1. CNNs: CNN is one of the most popular DNN architecture that has been widely used in computer vision, signal processing, and natural language processing. The essential of the “convolutional” operation is local connectivity between two adjacent neural network layers, which makes it focus on the locality features while also reducing the model parameters (easier training). Such networks can automatically extract hierarchical representations relying on stacked trainable small convolutional filters (kernels). These filters can efficiently extract local representations and can reduce the complexity of models by sharing the same parameters in each layer. It is demonstrated that CNNs can capture more details in 12-lead ECG signals (Baloglu et al., 2019), so CNN is a proper choice as a feature extractor.

It is notable that all DNNs used in Challenge 2020 include CNNs. Most of them employed a popular CNN architecture named ResNet (Residual Networks) (He et al., 2016a). The core component of ResNet is skip connections, which aims to solve the optimization degradation problem in the back-propagation process (as the network depth increases, accuracy gets saturated and degrades) (He et al., 2016b). In Challenge 2020, the results are in accord with the general point of view–using CNNs can significantly improve the performance, as shown in the second group of box-plots of Figure 5.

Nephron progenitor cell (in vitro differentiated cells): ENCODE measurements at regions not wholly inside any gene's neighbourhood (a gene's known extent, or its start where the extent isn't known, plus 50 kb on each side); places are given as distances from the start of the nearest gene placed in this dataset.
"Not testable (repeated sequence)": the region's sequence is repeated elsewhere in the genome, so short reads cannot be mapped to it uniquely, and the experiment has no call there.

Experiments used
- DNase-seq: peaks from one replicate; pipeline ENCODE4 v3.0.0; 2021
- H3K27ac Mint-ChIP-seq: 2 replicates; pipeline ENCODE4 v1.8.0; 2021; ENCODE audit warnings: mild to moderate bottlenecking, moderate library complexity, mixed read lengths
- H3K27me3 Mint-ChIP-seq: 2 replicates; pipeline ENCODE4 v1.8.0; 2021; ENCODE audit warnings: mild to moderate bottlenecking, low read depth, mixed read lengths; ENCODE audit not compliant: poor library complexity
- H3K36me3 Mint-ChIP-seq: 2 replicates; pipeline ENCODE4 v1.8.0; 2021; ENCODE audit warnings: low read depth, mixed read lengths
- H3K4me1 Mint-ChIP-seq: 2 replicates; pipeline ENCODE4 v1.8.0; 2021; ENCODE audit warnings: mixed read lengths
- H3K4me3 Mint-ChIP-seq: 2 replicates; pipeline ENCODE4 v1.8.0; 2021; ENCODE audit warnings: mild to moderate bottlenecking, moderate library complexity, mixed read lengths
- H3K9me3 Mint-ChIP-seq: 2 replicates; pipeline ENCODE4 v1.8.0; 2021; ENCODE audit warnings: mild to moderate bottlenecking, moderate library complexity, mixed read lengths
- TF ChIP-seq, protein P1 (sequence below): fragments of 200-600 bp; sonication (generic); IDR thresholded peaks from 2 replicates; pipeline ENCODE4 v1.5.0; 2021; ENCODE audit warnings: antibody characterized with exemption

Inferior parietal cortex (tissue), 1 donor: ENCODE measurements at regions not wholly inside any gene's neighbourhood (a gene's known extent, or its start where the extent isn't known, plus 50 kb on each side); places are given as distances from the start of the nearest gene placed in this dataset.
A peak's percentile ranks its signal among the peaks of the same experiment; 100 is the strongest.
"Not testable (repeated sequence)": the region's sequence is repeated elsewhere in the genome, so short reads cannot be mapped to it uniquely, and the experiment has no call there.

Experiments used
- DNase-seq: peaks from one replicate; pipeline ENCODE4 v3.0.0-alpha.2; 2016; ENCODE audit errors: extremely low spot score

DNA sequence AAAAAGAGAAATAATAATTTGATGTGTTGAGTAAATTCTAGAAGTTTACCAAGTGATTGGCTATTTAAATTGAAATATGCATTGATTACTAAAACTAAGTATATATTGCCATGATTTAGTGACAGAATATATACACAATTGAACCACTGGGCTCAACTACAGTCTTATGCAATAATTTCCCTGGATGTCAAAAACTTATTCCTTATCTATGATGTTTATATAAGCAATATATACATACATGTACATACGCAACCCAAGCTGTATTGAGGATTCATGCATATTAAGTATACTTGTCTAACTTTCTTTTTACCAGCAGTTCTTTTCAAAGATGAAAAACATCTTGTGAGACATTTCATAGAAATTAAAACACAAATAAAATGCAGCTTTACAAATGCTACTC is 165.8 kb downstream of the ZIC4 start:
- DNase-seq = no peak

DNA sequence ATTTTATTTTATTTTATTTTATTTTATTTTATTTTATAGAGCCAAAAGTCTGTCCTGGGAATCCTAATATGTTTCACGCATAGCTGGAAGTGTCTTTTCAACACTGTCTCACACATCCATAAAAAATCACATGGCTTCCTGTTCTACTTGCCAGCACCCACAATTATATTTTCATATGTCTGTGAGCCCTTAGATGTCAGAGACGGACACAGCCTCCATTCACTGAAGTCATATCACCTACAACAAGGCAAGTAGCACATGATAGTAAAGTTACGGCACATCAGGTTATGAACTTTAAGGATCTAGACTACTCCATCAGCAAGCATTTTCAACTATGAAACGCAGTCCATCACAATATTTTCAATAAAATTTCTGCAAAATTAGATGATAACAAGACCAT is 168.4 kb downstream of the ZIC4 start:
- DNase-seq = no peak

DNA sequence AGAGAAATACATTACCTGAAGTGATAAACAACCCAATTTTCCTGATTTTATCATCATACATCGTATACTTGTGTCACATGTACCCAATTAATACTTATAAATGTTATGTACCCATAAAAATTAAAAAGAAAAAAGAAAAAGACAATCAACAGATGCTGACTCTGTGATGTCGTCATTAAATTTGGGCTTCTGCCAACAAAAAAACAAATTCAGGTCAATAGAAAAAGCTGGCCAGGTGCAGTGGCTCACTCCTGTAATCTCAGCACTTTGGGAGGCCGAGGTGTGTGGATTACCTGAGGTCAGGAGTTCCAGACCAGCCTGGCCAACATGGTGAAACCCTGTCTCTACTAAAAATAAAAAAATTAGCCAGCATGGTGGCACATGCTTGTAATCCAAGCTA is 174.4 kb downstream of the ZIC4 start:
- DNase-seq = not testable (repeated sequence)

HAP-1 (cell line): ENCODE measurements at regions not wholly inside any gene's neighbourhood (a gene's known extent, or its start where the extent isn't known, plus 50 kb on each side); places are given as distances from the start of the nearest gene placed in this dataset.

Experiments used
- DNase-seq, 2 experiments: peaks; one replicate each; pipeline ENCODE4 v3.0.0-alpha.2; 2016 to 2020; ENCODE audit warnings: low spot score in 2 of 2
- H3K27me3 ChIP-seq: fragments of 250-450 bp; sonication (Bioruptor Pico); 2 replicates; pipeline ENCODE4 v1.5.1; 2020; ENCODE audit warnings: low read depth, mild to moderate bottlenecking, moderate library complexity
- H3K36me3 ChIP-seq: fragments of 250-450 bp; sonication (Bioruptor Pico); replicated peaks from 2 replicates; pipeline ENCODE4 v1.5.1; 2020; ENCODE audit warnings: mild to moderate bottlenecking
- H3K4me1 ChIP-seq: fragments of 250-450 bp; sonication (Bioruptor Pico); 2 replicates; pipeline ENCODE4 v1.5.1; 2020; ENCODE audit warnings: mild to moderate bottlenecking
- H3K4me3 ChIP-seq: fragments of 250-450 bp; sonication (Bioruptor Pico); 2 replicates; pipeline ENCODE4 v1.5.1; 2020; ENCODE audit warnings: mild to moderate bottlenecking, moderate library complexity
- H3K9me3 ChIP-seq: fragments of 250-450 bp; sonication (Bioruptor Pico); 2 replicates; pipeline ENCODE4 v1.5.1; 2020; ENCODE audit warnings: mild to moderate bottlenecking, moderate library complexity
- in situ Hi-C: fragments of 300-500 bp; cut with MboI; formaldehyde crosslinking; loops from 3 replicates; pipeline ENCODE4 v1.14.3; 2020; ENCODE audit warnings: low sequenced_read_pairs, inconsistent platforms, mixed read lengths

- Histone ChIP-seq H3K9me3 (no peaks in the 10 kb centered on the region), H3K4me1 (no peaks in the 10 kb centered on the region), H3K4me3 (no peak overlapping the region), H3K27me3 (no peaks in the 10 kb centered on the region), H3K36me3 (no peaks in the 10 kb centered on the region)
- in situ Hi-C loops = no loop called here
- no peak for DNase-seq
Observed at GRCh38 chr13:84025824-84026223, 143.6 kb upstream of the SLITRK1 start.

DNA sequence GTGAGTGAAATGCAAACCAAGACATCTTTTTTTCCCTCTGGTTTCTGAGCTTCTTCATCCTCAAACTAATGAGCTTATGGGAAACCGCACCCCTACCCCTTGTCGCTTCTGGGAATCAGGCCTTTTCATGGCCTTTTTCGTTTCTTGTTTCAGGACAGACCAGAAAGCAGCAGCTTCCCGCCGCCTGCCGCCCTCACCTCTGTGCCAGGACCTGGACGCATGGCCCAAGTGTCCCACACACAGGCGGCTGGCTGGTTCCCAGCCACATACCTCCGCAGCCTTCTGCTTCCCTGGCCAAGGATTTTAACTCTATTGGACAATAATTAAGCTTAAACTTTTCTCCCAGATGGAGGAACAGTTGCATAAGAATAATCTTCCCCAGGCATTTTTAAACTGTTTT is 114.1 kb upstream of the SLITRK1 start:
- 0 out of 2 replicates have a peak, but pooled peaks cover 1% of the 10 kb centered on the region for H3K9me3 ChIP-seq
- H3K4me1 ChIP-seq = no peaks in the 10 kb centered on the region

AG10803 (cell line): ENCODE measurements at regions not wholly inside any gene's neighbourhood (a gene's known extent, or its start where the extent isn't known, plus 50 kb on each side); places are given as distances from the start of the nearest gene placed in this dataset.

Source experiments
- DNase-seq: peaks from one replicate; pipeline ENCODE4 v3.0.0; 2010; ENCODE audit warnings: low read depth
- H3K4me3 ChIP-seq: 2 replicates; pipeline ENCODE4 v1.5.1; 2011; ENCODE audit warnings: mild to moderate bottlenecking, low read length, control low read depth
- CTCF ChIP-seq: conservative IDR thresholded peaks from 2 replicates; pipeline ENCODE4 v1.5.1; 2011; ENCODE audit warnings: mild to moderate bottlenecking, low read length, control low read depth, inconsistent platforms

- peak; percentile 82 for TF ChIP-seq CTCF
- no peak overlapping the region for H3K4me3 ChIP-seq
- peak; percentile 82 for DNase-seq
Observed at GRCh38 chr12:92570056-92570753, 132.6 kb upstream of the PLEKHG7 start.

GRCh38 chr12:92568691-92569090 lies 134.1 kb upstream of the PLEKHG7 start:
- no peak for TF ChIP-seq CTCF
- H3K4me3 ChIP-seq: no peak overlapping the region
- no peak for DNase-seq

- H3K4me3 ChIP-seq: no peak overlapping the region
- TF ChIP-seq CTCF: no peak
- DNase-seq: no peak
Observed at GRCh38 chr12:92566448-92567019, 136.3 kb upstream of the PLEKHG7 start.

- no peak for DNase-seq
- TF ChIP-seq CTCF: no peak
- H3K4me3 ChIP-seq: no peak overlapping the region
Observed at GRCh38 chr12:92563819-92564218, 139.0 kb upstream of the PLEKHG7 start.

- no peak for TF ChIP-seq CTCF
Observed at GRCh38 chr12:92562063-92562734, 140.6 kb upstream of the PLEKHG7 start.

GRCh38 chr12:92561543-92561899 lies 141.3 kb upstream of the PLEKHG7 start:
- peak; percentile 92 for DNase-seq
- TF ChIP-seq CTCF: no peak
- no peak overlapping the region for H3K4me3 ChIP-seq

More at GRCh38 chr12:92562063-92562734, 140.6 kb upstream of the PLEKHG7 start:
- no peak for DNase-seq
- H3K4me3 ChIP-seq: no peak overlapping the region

2. RNNs/transformers: In addition to CNN, RNNs and Transformer (Vaswani et al., 2017) are also widely used DNNs, especially for sequential data, such as time series, event sequences and natural language (Hong et al., 2020b). RNNs take the output from the previous step as input and iteratively update hidden states and memory. Transformer adds attention to sequential modeling and allows sequences to be parallel processed. Different from CNNs, RNNs and transformers mainly focus on temporal dependency rather than local representation. Another advantage is that RNNs and Transformer can handle inputs of various lengths, which is also sometimes necessary for time series data.

Some teams combine two kinds of architectures in Challenge 2020 (Fayyazifar et al., 2020; Hasani et al., 2020; Natarajan et al., 2020; Oppelt et al., 2020) by applying an RNN or Transformer on representations obtained by CNNs. This is commonly preferred for long ECG signals, because combining two kinds of DNNs can both extract local features and summarize features along the time dimension to obtain global representations. From the third box figure in Figure 5, we can see that RNNs and Transformers can help improve the performance of models.